I'd also like to say thanks to you, Easy. I never get to do stuff like this. Even at a small scale.

Joshua A.D. - It's been a pleasure, love your work man!!!

Thursday, February 18, 2010

Media is a Social Disease

"The man who makes an appearance in the business world, the man who creates personal interest, is the man who gets ahead. Be liked and you will never want."

~Willie Loman, Death of a Salesman

That's a fair bit of wisdom, Willie. It probably sounded real good 60 years ago. Unfortunately, we are living in a different time. A time where beloved franchises like Hooters and Pabst Brewing are up for sale. A time where Burger King has partnered with Starbucks. A time where the president is black, the mayor of New Orleans is white, the Saints won the Super Bowl, Keith Richards has given up drinking, and MTV’s Jersey Shore has been renewed for a second season. It makes me wonder how a fictional stalwart of post-WWII Americana would handle life in 2010…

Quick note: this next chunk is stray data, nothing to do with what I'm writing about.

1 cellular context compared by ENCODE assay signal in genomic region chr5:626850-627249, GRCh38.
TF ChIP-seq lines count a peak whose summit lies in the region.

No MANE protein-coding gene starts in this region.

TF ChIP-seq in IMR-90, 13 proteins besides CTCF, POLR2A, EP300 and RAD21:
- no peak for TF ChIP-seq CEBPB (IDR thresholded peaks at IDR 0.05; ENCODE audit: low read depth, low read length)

He’d probably be on the Internet. With a twitter account. And a Facebook account. And a YouTube account. And an eHarmony account. If anyone was still on MySpace, he’d probably be flooding your bulletin board with invitations and exciting new business propositions. He was a salesman, afterall. People tell me all the time (slight exaggeration) that my notes are hilarious and I should be a full-time writer. I appreciate the flattery, but I don’t have a clue about writing professionally. From what I’ve observed, it involves a heavy online presence and a lot glad-handing with other internet bloggers. That’s not really a scene I’m crazy about. One might as well be going door to door selling vacuum cleaners if that’s what it all boils down to. Running around selling yourself despite not really offering any worthwhile content. You type your thoughts into a computer. Good for you. You tweet political articles and pipe in your two cents. Your ‘friends’ add their commentary. Apparently, this is modern networking. Technology has given the world a massive stage to share information with virtually no regulation and yet it remains the same old song and dance. “Hey man, check out this thing I do, if I get enough people, I get paid.”